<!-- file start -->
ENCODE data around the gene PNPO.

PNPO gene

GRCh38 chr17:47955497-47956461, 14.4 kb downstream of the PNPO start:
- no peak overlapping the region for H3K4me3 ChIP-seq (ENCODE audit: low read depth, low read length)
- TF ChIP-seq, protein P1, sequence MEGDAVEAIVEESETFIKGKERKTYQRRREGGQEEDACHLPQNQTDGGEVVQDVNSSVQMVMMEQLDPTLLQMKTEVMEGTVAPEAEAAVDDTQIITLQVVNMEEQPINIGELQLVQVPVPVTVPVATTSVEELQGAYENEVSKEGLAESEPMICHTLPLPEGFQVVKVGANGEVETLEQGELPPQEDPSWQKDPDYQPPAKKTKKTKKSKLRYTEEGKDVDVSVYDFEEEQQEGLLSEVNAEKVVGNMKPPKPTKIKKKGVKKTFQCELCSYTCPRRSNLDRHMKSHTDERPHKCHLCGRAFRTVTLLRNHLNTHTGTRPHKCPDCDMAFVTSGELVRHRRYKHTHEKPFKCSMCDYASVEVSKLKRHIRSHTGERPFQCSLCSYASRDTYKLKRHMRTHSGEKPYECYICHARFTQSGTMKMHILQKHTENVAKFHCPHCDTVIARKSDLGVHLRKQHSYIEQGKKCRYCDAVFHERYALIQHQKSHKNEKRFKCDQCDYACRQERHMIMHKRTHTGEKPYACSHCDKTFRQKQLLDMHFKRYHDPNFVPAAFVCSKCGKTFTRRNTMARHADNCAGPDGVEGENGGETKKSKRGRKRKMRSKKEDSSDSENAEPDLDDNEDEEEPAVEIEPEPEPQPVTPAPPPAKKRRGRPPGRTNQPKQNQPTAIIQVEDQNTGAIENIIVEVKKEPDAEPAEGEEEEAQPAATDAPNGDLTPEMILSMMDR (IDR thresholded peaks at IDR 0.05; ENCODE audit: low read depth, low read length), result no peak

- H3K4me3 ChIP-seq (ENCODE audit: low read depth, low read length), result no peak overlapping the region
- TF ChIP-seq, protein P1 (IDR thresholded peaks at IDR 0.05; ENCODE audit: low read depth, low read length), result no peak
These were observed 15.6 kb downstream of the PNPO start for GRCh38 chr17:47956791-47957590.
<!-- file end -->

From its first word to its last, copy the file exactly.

ENCODE data around the gene PNPO.

PNPO gene

GRCh38 chr17:47955497-47956461, 14.4 kb downstream of the PNPO start:
- no peak overlapping the region for H3K4me3 ChIP-seq (ENCODE audit: low read depth, low read length)
- TF ChIP-seq, protein P1, sequence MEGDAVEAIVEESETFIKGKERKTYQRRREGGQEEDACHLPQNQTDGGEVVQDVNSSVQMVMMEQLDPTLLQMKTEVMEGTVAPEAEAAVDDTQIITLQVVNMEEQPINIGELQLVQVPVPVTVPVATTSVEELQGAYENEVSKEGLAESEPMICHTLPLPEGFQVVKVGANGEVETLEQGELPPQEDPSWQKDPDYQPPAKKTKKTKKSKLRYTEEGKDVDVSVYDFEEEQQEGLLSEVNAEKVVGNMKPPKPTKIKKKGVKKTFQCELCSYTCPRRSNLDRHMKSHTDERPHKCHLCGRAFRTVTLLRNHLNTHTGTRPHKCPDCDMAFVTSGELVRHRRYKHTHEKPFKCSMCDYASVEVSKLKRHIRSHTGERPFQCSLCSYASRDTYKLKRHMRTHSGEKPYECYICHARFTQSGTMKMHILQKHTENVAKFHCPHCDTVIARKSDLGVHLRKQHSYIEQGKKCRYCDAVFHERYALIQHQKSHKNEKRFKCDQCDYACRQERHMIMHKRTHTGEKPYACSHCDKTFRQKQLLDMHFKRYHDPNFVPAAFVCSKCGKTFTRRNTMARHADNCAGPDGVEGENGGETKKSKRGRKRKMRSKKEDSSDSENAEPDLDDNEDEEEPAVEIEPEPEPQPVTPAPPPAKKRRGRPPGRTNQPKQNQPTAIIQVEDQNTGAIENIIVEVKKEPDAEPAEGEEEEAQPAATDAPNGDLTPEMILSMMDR (IDR thresholded peaks at IDR 0.05; ENCODE audit: low read depth, low read length), result no peak

- H3K4me3 ChIP-seq (ENCODE audit: low read depth, low read length), result no peak overlapping the region
- TF ChIP-seq, protein P1 (IDR thresholded peaks at IDR 0.05; ENCODE audit: low read depth, low read length), result no peak
These were observed 15.6 kb downstream of the PNPO start for GRCh38 chr17:47956791-47957590.